Candidates taking nothing for granted with a week to go
AMHERST - Scott Armstrong is taking nothing for granted.
With a week to go before Canadians go to the polls to elect a new
government, the Cumberland-Colchester-Musquodoboit Valley Conservative candidate knows he's the person everyone is gunning for.
"I've had a long background in politics and I do know that upsets happen," said Armstrong. "My philosophy is that we campaign hard every day in this riding. We did that for previous candidates when Bill Casey was the MP and we're doing it now.
"One of the reasons we have been successful is because we take nothing for granted and we're going to push hard to the end."
Armstrong said things are looking up within the riding, adding he has an excellent team in place. It's one that propelled him to Ottawa in 2009 when he ran successfully for the Conservatives in a byelection to replace Casey.
"I've only been a member of Parliament for 500 days but I've managed to deliver a lot for the riding in that short time and I think people appreciate that," said Armstrong. "Hopefully people will put their trust in me again and we'll be re-elected again, but it's up to the people."
While some projections have the seat remaining Tory blue next Monday night, Liberal candidate Jim Burrows is not listening to the so-called experts. The Colchester County dairy farmer has been campaigning hard in every corner of the riding.
"We still have a lot of undecided voters out there and it's up to us to tell them why they should vote Liberal and why they should vote for me," Burrows said. "The response I'm getting is very conflicted. A lot of people still don't know how they are voting and won't decide until they go into the voting station to mark their X."
Burrows said that feeling is really surprising this late in the campaign and indicates anyone can win the riding.
NDP candidate Wendy Robinson laughs off suggestions the outcome in this riding is a foregone conclusion. She's hoping to build on the gains of Mark Austin in 2009 and continue the momentum that's building nationally.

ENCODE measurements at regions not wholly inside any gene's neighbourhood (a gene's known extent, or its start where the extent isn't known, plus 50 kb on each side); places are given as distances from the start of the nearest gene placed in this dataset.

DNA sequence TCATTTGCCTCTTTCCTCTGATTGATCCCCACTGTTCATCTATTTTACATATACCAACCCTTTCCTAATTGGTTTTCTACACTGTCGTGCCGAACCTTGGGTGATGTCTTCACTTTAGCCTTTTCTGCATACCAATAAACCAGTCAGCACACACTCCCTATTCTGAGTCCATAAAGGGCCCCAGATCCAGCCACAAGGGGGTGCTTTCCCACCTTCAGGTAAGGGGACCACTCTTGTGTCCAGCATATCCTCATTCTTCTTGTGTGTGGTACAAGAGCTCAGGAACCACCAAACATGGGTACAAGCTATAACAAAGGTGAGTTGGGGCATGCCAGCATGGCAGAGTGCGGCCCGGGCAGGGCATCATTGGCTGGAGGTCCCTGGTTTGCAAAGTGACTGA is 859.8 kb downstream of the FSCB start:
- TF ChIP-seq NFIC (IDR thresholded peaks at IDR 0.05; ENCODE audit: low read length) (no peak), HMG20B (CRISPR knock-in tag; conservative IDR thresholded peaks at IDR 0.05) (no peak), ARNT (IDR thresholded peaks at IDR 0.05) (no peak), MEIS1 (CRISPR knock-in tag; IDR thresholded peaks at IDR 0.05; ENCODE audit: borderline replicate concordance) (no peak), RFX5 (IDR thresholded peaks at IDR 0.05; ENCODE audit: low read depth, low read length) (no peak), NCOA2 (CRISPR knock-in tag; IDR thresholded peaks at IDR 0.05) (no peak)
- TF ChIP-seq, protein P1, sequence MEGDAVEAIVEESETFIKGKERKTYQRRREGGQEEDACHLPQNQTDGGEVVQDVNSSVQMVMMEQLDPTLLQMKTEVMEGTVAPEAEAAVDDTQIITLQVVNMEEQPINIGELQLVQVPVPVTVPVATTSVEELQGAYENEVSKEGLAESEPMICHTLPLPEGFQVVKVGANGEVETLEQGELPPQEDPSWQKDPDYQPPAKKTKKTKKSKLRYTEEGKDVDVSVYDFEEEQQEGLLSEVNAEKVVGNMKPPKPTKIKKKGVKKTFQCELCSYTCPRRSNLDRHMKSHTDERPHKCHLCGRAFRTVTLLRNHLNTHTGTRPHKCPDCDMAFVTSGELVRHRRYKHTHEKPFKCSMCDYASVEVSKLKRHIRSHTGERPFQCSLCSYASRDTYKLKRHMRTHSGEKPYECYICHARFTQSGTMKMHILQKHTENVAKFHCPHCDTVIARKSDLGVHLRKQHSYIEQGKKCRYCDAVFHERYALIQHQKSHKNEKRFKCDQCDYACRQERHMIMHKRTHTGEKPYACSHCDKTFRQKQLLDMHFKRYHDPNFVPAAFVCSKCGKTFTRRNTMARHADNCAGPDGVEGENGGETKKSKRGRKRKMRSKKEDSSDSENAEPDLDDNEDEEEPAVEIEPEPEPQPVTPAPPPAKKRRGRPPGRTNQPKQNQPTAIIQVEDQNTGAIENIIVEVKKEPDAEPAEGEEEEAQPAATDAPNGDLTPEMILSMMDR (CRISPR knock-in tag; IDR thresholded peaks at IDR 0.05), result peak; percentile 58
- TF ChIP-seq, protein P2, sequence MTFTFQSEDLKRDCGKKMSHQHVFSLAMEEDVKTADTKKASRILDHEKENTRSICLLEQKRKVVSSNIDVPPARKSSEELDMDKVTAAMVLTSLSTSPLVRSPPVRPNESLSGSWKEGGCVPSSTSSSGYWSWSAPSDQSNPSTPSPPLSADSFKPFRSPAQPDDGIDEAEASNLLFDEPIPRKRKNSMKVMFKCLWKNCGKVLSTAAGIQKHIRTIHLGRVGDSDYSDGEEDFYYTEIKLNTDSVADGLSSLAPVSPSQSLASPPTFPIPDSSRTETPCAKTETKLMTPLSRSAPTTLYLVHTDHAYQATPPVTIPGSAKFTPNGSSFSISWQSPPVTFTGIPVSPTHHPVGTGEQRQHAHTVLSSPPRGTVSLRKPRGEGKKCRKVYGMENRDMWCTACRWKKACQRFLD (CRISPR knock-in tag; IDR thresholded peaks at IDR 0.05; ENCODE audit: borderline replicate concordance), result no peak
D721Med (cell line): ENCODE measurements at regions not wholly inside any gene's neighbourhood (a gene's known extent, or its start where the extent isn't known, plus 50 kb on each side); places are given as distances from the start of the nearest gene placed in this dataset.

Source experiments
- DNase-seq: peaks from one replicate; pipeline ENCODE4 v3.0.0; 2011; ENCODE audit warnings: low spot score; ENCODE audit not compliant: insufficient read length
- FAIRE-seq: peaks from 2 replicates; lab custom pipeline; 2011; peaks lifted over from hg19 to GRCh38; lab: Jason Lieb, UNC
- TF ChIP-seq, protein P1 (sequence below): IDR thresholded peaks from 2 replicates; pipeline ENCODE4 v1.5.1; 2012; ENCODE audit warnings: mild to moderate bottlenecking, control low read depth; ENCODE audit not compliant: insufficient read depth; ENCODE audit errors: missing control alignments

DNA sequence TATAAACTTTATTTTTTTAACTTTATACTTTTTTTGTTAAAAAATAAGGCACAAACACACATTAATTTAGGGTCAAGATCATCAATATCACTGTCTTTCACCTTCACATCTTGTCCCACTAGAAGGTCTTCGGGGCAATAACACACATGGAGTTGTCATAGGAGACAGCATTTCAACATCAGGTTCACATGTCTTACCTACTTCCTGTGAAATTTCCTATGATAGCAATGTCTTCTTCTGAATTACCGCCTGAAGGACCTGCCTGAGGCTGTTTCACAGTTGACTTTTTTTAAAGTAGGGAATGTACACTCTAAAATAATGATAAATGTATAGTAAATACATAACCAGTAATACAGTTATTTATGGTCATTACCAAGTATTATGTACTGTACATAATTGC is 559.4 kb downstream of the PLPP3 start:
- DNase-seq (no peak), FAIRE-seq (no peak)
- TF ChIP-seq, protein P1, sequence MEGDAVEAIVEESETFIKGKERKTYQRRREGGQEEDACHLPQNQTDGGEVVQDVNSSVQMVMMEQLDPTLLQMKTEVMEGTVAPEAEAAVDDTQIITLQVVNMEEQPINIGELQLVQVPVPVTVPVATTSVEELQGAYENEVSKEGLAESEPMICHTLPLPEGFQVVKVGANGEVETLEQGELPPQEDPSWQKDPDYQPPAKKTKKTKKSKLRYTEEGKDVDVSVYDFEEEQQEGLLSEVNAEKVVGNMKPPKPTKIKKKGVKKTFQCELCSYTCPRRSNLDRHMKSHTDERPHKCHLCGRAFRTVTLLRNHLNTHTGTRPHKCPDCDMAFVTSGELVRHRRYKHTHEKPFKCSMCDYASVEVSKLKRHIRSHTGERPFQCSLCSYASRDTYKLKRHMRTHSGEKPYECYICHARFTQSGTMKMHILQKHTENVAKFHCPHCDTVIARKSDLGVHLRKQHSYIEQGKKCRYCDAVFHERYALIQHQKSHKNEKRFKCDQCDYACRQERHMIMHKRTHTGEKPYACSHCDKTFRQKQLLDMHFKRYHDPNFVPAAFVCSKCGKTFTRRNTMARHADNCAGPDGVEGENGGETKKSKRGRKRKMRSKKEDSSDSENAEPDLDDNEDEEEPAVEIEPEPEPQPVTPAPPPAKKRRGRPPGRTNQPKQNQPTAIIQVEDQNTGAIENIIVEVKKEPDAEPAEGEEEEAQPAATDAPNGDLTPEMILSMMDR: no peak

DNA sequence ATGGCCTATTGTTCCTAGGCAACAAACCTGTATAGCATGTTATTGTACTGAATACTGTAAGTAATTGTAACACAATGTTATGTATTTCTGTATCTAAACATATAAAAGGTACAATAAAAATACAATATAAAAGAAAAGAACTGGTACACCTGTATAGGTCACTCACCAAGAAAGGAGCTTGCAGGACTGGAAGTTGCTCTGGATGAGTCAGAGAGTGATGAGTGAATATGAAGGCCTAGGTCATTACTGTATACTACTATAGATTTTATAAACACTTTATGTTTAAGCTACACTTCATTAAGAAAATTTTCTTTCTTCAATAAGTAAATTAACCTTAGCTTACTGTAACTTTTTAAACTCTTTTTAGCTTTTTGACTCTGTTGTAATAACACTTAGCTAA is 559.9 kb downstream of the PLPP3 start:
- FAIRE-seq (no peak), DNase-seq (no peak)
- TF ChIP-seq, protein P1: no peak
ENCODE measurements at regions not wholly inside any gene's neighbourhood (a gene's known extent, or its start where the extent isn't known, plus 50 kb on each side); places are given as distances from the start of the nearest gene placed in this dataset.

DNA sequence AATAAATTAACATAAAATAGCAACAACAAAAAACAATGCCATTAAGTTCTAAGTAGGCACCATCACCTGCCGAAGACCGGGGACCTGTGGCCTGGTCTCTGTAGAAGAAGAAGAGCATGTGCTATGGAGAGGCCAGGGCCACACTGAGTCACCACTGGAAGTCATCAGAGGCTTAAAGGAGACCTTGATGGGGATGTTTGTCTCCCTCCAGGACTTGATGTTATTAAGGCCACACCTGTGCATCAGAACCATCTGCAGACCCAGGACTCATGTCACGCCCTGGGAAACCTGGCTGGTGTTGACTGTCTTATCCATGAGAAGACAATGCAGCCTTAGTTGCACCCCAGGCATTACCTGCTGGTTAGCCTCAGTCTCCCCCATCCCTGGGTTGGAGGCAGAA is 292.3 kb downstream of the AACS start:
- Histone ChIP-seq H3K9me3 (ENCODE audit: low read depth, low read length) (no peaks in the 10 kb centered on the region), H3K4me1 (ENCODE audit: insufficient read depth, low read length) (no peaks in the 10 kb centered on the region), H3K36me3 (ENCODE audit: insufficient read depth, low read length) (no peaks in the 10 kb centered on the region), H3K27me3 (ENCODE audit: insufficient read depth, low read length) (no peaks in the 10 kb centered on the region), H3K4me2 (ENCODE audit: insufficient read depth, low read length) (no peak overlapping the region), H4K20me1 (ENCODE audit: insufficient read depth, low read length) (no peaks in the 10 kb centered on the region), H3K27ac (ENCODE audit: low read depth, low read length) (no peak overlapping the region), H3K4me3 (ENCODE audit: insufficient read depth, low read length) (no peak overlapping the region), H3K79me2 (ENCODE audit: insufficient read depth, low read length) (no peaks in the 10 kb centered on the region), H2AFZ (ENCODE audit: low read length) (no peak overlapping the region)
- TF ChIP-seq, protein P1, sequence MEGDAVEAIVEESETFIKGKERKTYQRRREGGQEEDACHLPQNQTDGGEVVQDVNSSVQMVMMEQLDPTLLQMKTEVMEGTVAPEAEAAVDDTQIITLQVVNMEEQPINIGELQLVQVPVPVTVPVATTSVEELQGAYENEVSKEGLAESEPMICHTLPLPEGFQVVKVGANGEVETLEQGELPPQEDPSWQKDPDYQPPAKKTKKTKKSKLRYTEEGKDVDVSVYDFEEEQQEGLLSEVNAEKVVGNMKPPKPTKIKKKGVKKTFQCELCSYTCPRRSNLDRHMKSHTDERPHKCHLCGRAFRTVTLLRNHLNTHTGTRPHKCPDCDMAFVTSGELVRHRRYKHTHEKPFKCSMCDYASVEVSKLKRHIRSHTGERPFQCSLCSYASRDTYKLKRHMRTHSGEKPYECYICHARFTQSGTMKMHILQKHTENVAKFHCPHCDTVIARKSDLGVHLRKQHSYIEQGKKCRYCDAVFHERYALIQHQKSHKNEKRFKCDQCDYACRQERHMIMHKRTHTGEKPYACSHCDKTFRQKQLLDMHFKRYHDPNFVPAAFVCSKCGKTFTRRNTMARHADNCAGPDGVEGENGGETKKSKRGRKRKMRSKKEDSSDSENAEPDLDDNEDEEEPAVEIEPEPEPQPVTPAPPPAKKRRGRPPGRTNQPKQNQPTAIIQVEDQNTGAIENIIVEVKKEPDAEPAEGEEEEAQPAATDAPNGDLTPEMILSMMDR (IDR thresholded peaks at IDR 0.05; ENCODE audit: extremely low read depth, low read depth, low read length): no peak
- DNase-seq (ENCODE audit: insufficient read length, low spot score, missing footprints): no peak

"I'm getting a great feeling out there, people are looking somewhere else to put their vote," she said. "The reaction is negative in that people don't want another Harper government; it's positive in that they know there are options. They care the most about who's going to get them jobs and who's going to help them survive."
Robinson knows it's going to be tough to win next week but considering the New Democrats won three provincial ridings in the area in 2009, that have traditionally voted Tory, she knows it's possible.
"It's going to take a younger generation to stop and say I don't have to vote with tradition. The question is how do we get those people out to vote?" she asked.
Christian Heritage Party Leader Jim Hnatiuk returned from a leadership tour of Ontario a week ago and has been on the road every day since last Monday.
"I'm pleased with how things are going. We have pretty much all our signage up and there have been a number of people working for me when I was away," said Hnatiuk.
"I think a lot of people are learning that there is an alternative and that we are a conservative party," he said. "There were a lot of fiscal
conservatives out there with high hopes for the Harper government that have been disappointed and are looking at someone else to support."
Green Party candidate Jason Blanch is energized with what he's hearing on the campaign trail.
"I think we will surprise some people on election night. We're a building and growing party and we'll make some gains," he said, adding he's overwhelmed with the support people are showing for him. "People are saying the things we stand for are long overdue."
Blanch said it's important for people to vote since the parties get funding for each vote received, which means a lot for the smaller parties.
- Amherst Daily News